Enhanced due diligence
Performing due diligence investigations on an individual or company with a focus on financial resources, competence and reputation can be critical before making business decisions. In today’s fast-changing global marketplace, failure to conduct adequate due diligence can make an organization vulnerable to substantial losses and liabilities.
The scope of a due diligence investigation may cover the legality of the source of investment funds, the transaction or litigation history of a counterparty, or other factual inquiries that may be required to close a deal. These investigations are particularly important if the parties are foreign, or if a proposed venture will operate in parts of the world where business is not adequately protected by contract law, making success heavily dependent on trust and good faith between the parties.
Interfor, Inc., a firm specializing in foreign and domestic corporate investigations since 1979, performs enhanced due diligence for clients who need comprehensive background information about new business relationships and prospective partners in mergers and acquisitions, joint ventures, venture capital investments or large loan transactions. All inquiries and findings are strictly confidential and are pursued in compliance with applicable law.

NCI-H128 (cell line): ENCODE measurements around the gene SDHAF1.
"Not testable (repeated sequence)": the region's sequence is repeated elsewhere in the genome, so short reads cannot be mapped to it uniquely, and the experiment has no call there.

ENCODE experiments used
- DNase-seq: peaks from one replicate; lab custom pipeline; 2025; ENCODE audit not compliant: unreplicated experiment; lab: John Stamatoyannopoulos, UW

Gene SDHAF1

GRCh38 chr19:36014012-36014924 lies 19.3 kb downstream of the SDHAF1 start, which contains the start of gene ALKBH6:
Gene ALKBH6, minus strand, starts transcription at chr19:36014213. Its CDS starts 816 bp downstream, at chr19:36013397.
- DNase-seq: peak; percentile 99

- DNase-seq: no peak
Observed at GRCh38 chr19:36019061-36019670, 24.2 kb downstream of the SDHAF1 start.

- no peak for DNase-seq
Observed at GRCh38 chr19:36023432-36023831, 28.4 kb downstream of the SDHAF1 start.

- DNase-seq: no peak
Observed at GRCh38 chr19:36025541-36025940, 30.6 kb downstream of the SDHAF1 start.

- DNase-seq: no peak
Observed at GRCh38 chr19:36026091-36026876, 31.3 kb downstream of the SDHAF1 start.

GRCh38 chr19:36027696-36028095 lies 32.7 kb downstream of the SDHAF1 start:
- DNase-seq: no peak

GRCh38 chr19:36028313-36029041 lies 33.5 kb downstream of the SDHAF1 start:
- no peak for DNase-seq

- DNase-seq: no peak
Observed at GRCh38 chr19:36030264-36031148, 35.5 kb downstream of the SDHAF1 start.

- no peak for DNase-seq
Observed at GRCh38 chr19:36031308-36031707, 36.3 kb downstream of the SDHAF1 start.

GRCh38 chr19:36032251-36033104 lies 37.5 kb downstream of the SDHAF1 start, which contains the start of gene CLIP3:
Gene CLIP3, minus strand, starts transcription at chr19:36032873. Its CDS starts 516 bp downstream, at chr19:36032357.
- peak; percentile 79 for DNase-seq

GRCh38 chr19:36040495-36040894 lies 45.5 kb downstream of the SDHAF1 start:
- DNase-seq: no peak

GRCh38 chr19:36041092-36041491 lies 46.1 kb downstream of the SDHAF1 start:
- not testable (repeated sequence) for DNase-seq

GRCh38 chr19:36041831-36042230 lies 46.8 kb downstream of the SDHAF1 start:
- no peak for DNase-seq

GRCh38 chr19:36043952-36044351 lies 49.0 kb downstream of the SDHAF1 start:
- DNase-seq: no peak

With extensive sources in Europe, South America, the Middle East, Asia, Eastern Europe and Africa, Interfor’s capabilities are global. All inquiries are conducted with complete discretion and confidentiality by our field investigators, many of whom have been associated with government, defense and intelligence agencies. Interfor’s field investigators are also supported by a sophisticated research division, which draws information from more than 2,000 databases and a network of relationships with law enforcement agencies and other special sources developed over 26 years of business in the investigative field.
Basic Compliance Investigations
Interfor’s basic compliance investigations provide clients with fundamental background checks on parties involved in impending transactions. These investigations include:
• Verification of the subject’s identity (address and social security number check to prevent false identification fraud)
• Civil and criminal background check
• Name screening on government terrorist and criminal lists
• Nationwide bankruptcy search
• Property search
• Worldwide media review
• Reputation inquiry